It is common to wonder how eye surgery or an eye condition will impact your fitness routine. While it’s important to stay active, some exercise may do more harm than good.
Here are general guidelines that may help you—but remember: Always ask your ophthalmologist before resuming any form of exercise.
Cataracts and exercise
Is it safe to exercise with cataracts?
Exercise will not make a cataract (cloudy natural lens inside your eye) worse. But a cataract that limits your vision can make it hard to exercise or play sports safely. If your cataract does not affect your vision, you can continue your normal physical activities.
Resuming a fitness routine after cataract surgery
Cataract surgery removes the cloudy lens that limits your vision. After the surgery, there are a few activity restrictions that help ensure a trouble-free recovery, including:
- No swimming. Water can cause infection or irritate the eye. Depending on your surgery, swimming (in any type of water) may be restricted for up to 4 weeks to protect the eye.
- No strenuous exercise. Large spikes in your heart rate can raise eye pressure, which can disturb healing of the eye.
- Avoid lifting weights or other heavy objects
- Don't put your head below your waist, such as with yoga positions
Light aerobics like walking may be permitted soon after surgery. Be sure to wear wraparound sunglasses as your eye will be especially sensitive to light. Sunglasses also prevent dust and other irritants from entering the eye.
Your surgeon can tell you when you can resume more vigorous exercise.
Exercise restrictions after a posterior capsulotomy
It is common to need this laser procedure to clear vision after cataract surgery. Typically, there are no activity restrictions after a posterior capsulotomy, but ask your surgeon to be safe.
Eye injuries and exercise
Talk with your ophthalmologist before resuming any exercise after an eye injury. With injuries like corneal laceration, corneal ulcer or globe rupture, the eye is more vulnerable to further injury and infection. While you're recovering:
- Avoid any exercise—especially contact sports—to let the eye heal.
- Swimming is not safe. With an opening in the cornea, a dangerous microbe called Acanthamoeba can enter your eye.
Glaucoma and exercise
Exercise restrictions for people with glaucoma
Regular, moderate-level exercise is healthy and safe with glaucoma. But extreme exercise—pushing and straining your body too much—can raise pressure inside the eye (this pressure is known as IOP, or intraocular pressure). High IOP can lead to optic nerve damage and vision loss.
For those who practice yoga, the Glaucoma Research Foundation recommends avoiding prolonged head-down poses such as:
- Downward-facing dog
- Standing forward bend
If you're a fan of weightlifting and core (abdominal) exercises, watch your breathing:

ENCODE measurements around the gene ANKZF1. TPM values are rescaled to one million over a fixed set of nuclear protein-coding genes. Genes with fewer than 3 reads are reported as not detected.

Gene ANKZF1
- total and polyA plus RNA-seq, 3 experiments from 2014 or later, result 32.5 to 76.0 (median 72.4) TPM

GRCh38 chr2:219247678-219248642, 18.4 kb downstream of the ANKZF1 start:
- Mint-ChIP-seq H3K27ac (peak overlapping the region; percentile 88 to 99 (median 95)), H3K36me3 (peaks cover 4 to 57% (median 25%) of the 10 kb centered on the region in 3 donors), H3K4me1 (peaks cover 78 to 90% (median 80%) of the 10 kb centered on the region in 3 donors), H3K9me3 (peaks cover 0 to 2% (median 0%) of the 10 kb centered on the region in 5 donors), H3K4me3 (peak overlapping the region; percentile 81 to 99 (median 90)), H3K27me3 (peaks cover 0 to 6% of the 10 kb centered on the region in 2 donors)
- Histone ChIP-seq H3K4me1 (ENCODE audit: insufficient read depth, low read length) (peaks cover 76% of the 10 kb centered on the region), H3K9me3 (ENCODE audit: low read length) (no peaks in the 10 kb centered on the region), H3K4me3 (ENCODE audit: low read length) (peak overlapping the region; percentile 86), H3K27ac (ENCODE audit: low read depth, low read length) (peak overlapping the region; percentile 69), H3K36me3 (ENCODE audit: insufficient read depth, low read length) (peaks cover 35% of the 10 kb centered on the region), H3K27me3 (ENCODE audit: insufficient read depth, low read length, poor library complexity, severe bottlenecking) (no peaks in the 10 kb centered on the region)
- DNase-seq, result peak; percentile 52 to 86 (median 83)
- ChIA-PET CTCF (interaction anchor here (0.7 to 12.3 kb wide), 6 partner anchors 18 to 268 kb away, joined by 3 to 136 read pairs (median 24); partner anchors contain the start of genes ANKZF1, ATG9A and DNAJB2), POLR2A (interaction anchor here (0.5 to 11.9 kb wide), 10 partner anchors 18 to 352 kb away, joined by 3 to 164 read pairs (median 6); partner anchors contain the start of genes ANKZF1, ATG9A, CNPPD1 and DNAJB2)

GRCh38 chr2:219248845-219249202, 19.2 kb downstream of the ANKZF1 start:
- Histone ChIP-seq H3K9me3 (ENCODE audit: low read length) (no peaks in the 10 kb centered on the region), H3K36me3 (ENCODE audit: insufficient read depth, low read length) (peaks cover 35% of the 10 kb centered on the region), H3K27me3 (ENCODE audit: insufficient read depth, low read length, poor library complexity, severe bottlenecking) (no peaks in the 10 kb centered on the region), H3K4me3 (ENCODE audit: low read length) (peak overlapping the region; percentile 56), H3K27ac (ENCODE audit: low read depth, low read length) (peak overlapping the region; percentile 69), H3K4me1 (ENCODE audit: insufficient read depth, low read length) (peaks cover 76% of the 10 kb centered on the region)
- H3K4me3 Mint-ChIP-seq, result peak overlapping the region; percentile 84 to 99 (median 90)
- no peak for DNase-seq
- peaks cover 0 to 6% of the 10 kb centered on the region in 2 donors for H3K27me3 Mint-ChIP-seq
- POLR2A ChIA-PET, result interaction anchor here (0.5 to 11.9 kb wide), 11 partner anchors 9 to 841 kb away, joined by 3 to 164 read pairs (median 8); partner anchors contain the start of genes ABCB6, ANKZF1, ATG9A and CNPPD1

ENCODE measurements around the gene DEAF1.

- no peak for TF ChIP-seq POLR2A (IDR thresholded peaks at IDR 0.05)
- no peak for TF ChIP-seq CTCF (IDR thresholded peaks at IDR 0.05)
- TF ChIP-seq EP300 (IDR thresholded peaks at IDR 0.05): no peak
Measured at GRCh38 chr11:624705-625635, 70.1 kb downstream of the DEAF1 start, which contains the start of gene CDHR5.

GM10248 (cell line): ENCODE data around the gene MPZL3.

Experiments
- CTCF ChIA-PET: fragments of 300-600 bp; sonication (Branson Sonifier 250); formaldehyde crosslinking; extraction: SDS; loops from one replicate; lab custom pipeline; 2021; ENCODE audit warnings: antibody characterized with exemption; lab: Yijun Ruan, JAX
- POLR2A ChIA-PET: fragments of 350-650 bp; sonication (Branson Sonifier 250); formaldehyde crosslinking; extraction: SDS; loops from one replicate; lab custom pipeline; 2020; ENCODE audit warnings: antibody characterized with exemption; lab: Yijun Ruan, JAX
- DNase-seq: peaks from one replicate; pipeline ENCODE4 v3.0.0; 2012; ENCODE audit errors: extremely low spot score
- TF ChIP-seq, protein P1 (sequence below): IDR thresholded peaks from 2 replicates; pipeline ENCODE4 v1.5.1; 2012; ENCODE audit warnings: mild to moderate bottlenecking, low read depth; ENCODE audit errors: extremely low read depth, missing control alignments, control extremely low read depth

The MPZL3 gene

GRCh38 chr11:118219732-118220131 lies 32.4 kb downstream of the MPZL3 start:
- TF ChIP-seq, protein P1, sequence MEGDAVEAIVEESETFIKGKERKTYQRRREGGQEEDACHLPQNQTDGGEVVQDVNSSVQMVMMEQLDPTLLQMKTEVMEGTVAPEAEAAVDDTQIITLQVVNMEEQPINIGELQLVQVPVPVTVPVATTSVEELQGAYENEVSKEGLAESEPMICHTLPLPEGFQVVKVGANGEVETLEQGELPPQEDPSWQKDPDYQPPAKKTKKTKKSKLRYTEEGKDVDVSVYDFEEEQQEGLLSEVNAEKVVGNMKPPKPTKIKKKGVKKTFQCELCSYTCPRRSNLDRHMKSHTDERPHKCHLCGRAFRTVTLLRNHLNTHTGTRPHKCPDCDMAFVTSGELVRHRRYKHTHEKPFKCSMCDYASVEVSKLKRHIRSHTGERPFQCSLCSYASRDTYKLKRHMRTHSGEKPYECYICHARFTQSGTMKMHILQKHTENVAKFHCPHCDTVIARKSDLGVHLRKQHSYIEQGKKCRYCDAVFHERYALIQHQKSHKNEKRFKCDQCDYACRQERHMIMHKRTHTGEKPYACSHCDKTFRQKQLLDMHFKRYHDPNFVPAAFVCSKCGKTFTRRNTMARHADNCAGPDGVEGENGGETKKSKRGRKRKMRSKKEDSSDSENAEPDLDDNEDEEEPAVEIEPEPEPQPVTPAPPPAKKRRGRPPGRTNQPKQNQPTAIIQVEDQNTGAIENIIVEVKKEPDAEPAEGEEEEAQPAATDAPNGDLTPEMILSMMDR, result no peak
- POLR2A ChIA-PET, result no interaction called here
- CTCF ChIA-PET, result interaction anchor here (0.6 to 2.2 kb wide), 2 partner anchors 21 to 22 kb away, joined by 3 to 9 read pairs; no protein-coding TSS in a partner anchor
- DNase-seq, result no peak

- Holding your breath can raise eye pressure and cause other health problems.
- Never hold your breath while lifting weights unless instructed by a qualified trainer.
Returning to physical activity after glaucoma surgery
Restrictions vary by the type of glaucoma procedure:
- Laser surgery: Typically, there are no restrictions but confirm with your surgeon.
- Trabeculectomy and glaucoma drainage device (tube implant surgery): No swimming or getting water directly in your eyes. Avoid any lifting, bending or straining until cleared by your doctor. Light exercise like walking or treadmill may be permitted.
LASIK surgery and exercise
Safe activity guidelines after refractive surgery include:
- No swimming and exposing your eye to water for a minimum of 2 weeks until your eye heals.
- No strenuous exercise and contact sports for up to 1 month.
- When you are outdoors wear sunglasses—even on cloudy days—to protect your healing eyes from UV rays and debris.
Retinal conditions and exercise
Can I play sports with a retinal condition?
The retina is the light-sensitive tissue that lines the back of the eye. For those with retinal conditions like lattice degeneration, high myopia or posterior vitreous detachment, there is a higher risk of retinal detachment. Sports that include blows to the head and potential for whiplash injury or eye trauma raise the risk even higher.
While most exercise is safe, when the strength of the retina is uncertain, it is safest to avoid:
- Boxing, kickboxing and other combat sports
- Bungee jumping
- Bumper car rides
If you are cleared to play sports like basketball or racquetball, wear protective eyewear to prevent eye injury.
In general, exercise is encouraged in those with diseases of the retina. It benefits your overall health and may even improve your eye health. With age-related macular degeneration and diabetic retinopathy associated with high blood pressure and high cholesterol—lowering these important health indicators with regular exercise may also limit the progression of eye disease.
If you see new floaters, flashes of light or other changes in vision, see your ophthalmologist as soon as possible.
Resuming physical activity after retinal surgery
Retinal specialists follow general guidelines for a safe return to exercise. But these guidelines will not apply to every person. Ask your surgeon when you can get back to your normal routine.
- No strenuous (tough or challenging) exercise for 1 to 2 weeks after most retinal surgery. Light exercise, like walking, may be safe. Ask your doctor.
- No swimming (or direct exposure of water to the eyes) for 1 to 2 weeks after most retinal surgery. Also, no water should enter the eye for 48 to 72 hours after an anti-VEGF injection (like Avastin or Eylea) for AMD and other retinal disease.
- No flying, high altitudes (mountains) and scuba diving after retinal surgery with a gas bubble. These and all other physical activities are restricted until the gas bubble goes away. Your doctor will give you guidance about when this might happen.